Don’t be afraid to come off weird and totally miss the mark – at least you came up with something.
4. Think about what you hate about this
So you are stuck. You are looking at the page, you are looking at your sources, you are looking at your desk toy, your phone, you take a sip of your cold latte and are thinking about maybe reaching for that energy bar stashed in your top left drawer. You thoughts are all over the place and what you really want to do is not have to write this text right now. You just hate it.
Let me pause you there for just a moment – think about what exactly it is that you hate about your text or topic or format you need to work in? What’s the worst thing about it?
Got it? Now, list it off in a little secret file in your Random Thoughts folder, get it all out, and then create a new document. This new file is for you to write down the positives – why is the text important, how it will help somebody, what problems it could solve.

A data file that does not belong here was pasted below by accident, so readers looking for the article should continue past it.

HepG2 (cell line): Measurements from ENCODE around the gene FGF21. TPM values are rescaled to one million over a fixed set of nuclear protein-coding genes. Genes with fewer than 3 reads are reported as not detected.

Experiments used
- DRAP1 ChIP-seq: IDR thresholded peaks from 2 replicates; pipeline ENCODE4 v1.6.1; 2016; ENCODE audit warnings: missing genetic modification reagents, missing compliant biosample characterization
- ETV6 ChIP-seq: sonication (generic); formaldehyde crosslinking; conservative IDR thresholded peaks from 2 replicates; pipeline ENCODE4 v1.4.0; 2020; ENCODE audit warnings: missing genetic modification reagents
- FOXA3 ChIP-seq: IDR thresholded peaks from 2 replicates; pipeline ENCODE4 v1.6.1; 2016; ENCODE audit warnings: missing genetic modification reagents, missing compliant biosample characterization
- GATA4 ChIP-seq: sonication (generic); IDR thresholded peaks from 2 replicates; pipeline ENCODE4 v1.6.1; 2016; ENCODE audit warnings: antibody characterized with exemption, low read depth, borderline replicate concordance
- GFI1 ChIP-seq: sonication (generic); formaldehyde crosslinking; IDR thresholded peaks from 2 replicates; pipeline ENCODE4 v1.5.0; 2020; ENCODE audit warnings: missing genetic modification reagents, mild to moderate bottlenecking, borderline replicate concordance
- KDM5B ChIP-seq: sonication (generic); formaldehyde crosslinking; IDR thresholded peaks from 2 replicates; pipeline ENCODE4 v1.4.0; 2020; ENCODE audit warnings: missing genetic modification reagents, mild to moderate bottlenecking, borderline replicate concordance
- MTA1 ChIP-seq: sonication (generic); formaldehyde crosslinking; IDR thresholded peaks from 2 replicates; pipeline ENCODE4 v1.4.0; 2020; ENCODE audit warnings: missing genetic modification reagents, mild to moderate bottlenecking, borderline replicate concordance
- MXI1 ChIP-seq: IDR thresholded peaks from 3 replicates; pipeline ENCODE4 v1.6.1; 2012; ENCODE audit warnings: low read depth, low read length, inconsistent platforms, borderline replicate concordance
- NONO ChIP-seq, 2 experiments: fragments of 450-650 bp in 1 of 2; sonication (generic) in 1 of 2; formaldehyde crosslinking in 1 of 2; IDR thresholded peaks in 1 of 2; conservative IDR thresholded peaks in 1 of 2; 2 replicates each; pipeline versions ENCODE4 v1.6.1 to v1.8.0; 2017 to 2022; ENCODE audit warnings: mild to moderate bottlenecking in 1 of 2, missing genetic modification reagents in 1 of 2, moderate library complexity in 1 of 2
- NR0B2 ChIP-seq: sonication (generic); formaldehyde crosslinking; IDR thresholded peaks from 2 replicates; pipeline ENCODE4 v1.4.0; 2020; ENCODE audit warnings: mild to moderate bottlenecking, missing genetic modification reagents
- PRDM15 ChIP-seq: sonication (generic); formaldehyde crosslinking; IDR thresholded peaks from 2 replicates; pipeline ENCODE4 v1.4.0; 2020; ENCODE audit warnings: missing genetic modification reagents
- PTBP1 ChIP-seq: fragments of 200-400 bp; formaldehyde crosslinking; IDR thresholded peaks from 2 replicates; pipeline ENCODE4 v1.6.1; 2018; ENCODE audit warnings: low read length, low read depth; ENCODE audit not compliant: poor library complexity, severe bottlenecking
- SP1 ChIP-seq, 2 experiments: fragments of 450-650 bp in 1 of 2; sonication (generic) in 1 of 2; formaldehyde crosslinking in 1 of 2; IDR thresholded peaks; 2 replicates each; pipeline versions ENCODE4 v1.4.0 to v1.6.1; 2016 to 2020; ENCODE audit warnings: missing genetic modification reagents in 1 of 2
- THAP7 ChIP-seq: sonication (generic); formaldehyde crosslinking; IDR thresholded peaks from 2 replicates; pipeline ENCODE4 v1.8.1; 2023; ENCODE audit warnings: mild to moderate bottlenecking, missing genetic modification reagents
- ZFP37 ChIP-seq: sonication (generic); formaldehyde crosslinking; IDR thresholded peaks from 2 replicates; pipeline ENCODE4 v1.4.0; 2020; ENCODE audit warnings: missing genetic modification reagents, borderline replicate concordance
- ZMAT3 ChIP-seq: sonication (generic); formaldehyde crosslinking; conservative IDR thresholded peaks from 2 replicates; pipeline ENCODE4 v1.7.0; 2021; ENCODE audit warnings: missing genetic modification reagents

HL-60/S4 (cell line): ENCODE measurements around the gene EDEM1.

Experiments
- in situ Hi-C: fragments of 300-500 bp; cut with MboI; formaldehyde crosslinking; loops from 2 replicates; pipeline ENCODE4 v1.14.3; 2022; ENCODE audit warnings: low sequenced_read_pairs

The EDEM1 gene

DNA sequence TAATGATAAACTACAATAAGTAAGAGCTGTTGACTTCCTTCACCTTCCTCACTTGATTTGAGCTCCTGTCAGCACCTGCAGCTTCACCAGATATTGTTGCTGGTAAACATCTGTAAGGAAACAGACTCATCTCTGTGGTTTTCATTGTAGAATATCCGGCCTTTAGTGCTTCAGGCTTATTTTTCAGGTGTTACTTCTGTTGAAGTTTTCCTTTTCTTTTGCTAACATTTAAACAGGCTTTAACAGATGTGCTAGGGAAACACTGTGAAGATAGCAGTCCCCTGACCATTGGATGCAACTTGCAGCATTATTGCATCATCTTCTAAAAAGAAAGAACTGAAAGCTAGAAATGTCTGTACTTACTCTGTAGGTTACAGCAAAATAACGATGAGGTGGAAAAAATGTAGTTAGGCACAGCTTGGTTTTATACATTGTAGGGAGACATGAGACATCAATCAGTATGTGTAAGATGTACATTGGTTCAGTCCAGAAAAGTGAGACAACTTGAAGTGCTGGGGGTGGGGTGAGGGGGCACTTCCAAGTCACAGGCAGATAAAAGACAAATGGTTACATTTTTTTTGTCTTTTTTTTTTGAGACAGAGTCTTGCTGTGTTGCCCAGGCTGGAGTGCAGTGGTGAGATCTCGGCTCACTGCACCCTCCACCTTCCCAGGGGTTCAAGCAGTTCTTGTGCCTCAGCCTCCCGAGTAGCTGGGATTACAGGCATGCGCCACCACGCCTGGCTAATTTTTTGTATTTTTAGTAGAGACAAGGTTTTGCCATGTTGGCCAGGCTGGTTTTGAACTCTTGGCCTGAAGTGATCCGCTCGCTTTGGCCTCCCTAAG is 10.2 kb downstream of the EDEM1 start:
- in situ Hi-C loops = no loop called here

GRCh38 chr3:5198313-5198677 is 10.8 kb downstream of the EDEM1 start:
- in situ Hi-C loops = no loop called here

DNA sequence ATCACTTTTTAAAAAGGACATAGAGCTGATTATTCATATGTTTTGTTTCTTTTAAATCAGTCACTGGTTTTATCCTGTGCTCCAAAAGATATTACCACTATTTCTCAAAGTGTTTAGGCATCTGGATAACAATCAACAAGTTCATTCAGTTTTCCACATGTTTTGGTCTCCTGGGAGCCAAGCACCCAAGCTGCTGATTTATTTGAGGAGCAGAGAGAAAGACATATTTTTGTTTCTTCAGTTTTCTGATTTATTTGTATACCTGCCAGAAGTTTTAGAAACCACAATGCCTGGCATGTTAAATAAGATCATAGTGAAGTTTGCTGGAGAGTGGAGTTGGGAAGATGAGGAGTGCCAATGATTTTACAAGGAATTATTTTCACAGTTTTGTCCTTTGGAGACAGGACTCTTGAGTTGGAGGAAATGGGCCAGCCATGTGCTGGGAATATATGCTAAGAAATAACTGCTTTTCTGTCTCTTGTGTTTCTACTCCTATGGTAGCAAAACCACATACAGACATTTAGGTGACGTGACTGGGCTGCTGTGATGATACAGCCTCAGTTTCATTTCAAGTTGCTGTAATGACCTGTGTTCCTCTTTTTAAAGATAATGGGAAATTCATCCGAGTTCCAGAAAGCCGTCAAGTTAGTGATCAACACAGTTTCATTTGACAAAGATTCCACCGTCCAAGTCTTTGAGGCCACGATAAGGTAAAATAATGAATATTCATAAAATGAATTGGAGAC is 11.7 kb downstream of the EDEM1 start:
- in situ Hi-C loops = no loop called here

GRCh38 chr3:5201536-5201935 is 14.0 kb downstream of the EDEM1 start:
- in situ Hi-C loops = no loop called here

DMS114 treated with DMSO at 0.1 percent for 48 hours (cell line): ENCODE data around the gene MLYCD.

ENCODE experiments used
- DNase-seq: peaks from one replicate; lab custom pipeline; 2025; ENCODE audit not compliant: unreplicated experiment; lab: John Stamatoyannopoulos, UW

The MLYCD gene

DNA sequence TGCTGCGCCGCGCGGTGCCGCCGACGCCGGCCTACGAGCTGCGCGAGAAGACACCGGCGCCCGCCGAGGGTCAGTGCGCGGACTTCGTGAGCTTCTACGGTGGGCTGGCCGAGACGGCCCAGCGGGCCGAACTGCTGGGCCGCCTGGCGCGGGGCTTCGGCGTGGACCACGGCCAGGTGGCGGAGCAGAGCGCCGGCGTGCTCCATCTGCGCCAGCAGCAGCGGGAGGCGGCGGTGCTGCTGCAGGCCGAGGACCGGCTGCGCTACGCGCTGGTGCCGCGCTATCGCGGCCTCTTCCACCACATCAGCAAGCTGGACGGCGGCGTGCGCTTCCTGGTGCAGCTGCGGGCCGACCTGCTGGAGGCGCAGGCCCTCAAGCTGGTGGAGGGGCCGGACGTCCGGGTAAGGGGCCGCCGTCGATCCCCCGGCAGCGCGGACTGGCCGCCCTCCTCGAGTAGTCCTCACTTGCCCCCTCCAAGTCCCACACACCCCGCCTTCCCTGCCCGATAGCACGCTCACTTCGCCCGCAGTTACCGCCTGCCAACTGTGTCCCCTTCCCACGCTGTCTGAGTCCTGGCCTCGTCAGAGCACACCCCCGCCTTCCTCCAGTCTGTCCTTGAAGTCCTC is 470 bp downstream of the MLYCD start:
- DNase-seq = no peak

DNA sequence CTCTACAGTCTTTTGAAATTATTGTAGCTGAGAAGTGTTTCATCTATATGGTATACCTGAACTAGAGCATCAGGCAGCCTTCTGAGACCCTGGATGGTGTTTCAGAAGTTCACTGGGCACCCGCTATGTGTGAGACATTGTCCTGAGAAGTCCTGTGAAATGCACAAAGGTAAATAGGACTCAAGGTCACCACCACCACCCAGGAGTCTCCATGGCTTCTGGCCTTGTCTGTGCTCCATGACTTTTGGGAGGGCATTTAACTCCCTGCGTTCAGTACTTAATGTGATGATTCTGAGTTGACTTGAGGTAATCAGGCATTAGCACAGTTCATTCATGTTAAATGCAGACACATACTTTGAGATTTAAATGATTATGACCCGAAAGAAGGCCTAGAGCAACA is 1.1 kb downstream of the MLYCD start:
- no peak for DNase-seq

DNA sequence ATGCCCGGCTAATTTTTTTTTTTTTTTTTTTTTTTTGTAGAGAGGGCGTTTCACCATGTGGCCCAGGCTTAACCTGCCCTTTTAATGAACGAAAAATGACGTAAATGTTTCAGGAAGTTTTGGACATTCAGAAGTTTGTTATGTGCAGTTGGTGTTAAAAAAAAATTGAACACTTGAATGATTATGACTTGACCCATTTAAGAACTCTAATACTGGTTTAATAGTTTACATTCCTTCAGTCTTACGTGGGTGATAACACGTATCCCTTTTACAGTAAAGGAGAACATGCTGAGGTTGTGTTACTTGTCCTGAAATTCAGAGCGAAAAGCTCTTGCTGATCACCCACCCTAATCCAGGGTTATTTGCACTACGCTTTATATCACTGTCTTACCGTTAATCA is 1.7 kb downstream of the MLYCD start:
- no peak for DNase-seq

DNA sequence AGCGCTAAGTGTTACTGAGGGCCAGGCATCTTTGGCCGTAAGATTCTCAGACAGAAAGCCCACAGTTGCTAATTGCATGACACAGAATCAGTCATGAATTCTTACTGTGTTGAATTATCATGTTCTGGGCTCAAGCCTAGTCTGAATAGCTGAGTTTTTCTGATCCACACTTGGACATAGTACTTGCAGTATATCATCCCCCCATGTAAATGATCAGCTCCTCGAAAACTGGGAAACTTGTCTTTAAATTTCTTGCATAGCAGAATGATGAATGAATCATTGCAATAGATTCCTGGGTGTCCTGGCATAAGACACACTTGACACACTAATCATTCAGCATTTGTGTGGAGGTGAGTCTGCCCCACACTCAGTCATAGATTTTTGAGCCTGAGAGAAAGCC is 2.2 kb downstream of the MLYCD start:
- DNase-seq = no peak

The trick here is to free up all that space your negativity toward the piece has been taking up in order to give your thoughts some space. Get the negatives out and see if you can come up with some inspiring positives!
5. Decide who you are talking to
One of the biggest problems writers face is losing sight of who they are writing for. Addressing specific audience is a crucial part of writing well – you need to have common points that both you and your audience can relate to in order to build rapport and actually have a conversation, which any good writing always is.
Determine who you are writing for and you solve a plethora of issues in an instant – you now know their general persona, style of conversation, general topics of interest, basic values, and, most importantly, what they know and don’t know about your product, service or other messaging you are tasked with serving up to them.